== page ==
Postmarked deadline for submissions: June 1.


Boulder: more discussion

Filed under: Uncategorized — annejjacobson @ 4:23 pm

It’s here.

The CHE has a similar story, but it is only available to subscribers.


Feminism at 1000-Word Philosophy April 17, 2014

Filed under: Uncategorized — KateNorlock @ 5:42 pm

Annaleigh Curtis authors a three-part introduction to feminist philosophy.  Read Part I here.


Register now: Critical Philosophy of Race, London

Filed under: race — Jender @ 8:23 am

There is a truly awesome looking conference happening in London this June on Critical Philosophy of Race. Here’s the description, which shows just how uniquely important this conference is:

Since the publication, in 1992, of Professor Kwame Anthony Appiah’s In my father’s house: Africa in the Philosophy of Culture, the new discipline of the Critical Philosophy of Race has flourished among anglophone analytic philosophers. Yet, Critical Philosophers of Race have tended to confine themselves to an analysis of racial problems that arise in the politics, and against the historical background, of anglophone North America. This parochial focus has given the false impression that the Critical Philosophy of Race is irrelevant outside of the US and Canada. For this reason, in this, the first of three annual international conferences on the Critical Philosophy of Race, we will challenge this false impression, by showcasing work that demonstrates the relevance of the Critical Philosophy of Race (a) to the British Isles. Future conferences will showcase work that demonstrates the relevance of the Critical Philosophy of Race (b) to the European Union and (c) to the wider world outside of anglophone North America. The aim of these three conferences is, successively, to globalise the Critical Philosophy of Race.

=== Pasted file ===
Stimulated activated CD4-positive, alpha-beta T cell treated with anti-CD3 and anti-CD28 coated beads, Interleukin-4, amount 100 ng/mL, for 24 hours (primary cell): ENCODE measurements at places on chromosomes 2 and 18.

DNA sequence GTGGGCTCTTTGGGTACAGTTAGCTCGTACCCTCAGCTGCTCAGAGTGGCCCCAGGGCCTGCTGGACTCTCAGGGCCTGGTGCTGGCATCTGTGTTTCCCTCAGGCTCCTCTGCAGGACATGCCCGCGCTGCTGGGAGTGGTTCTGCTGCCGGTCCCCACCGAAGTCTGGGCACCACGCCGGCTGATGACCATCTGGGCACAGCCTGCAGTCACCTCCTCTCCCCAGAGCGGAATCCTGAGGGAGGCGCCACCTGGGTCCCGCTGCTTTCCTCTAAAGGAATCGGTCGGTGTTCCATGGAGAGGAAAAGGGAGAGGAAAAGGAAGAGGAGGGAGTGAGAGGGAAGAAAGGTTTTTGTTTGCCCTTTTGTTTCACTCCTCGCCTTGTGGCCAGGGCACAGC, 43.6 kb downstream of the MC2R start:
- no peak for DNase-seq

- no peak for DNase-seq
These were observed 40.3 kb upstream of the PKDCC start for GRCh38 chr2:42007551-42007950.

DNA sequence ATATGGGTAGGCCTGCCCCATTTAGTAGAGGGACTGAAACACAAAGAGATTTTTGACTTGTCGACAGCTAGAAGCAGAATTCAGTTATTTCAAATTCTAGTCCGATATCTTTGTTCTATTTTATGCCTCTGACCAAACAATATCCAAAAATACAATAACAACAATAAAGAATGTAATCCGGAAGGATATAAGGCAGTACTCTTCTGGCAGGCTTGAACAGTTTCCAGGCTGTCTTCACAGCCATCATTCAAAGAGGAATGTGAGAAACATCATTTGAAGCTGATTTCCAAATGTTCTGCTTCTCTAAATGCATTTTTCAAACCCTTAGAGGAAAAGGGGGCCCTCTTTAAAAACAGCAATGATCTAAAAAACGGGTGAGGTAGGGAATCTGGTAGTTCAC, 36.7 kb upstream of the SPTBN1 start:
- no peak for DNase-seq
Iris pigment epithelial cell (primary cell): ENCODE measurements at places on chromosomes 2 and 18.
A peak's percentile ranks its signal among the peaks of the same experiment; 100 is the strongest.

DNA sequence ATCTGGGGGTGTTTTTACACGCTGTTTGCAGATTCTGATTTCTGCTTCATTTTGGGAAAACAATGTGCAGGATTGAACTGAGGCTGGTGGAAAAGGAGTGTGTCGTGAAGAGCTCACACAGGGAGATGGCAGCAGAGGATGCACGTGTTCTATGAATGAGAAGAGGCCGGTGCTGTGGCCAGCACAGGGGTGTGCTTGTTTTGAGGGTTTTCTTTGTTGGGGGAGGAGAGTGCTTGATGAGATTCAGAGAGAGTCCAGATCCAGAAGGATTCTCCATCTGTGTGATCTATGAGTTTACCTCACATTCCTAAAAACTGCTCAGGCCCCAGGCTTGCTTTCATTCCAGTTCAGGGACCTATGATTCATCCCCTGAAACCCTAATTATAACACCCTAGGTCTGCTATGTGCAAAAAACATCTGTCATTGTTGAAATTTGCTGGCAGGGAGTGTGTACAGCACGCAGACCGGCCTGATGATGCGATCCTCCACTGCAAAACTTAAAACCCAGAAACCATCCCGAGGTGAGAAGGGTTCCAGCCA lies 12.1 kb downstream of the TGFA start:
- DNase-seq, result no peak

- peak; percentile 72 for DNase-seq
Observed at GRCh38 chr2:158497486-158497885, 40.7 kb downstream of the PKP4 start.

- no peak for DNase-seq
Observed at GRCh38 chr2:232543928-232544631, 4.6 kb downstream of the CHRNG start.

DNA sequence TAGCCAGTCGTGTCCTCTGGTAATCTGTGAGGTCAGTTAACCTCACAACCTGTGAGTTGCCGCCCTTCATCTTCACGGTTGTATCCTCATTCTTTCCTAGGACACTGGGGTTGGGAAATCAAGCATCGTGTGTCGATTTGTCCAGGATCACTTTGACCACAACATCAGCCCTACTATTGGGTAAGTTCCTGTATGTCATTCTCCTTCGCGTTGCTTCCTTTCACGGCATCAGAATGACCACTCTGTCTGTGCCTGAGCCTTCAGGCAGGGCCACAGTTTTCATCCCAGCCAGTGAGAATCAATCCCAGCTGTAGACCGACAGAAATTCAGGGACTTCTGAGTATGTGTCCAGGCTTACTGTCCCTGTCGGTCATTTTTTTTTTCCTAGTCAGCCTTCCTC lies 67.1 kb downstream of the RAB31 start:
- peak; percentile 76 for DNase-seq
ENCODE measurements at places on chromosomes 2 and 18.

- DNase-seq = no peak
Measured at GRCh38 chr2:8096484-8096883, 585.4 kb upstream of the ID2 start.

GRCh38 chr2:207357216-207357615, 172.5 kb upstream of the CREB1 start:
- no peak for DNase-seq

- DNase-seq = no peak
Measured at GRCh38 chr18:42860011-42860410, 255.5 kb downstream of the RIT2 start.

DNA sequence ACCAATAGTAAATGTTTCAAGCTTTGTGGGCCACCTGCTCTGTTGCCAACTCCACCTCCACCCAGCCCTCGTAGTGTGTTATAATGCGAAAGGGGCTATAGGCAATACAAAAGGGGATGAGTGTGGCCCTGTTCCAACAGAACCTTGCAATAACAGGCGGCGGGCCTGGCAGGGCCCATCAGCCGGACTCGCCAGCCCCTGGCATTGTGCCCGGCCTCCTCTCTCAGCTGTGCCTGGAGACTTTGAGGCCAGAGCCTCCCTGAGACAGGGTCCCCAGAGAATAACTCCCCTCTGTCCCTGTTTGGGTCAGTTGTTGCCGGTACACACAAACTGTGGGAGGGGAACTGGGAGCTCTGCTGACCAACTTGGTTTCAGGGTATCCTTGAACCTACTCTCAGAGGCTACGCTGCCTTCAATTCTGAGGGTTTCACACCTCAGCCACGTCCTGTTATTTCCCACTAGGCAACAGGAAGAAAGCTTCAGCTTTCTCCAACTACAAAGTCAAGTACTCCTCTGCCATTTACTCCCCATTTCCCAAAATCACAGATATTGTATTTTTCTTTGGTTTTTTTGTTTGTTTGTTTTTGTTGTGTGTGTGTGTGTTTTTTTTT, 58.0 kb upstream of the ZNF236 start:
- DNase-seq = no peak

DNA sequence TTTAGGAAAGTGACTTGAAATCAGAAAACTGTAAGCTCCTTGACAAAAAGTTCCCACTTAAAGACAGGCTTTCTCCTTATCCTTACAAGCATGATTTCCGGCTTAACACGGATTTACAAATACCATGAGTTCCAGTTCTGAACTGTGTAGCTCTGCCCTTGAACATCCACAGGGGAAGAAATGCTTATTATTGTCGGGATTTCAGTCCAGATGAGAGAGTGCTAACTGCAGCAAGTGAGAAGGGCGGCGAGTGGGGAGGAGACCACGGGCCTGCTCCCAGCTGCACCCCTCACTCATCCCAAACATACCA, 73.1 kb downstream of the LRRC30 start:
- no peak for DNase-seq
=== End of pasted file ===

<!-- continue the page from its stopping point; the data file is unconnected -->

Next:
Race works differently in different places, and it’s vital to explore not just anglophone North American perspectives on the topic— I’ve been so frustrated teaching this in the UK, and having so little literature on race in my students’ own country. This looks like a fabulous and much needed event.

I’ve been told that there have already been many registrations– but all from OUTSIDE PHILOSOPHY. Sadly, philosophers are so far under-represented amongst attendees. This needs fixing!! Philosophers: Go NOW and register for this first of its kind event!!!!!


38 core books in Feminist Philosophy April 16, 2014

Filed under: Uncategorized — KateNorlock @ 9:14 pm

A reader is a librarian who would love to hear readers’ suggestions for titles to add to this list. She’s selecting new titles and adds, “these would be books that you’d expect a library supporting an undergraduate or master’s degree in Women’s/Gender Studies to own.”

How many of the current list have you read, readers?


What someone did to help a sexual assault survivor

Filed under: sexual assault,sexual harassment — Jender @ 6:52 pm

Read the story at What We’re Doing About What it’s Like.


Marks and Sparks: diversity advocate? April 15, 2014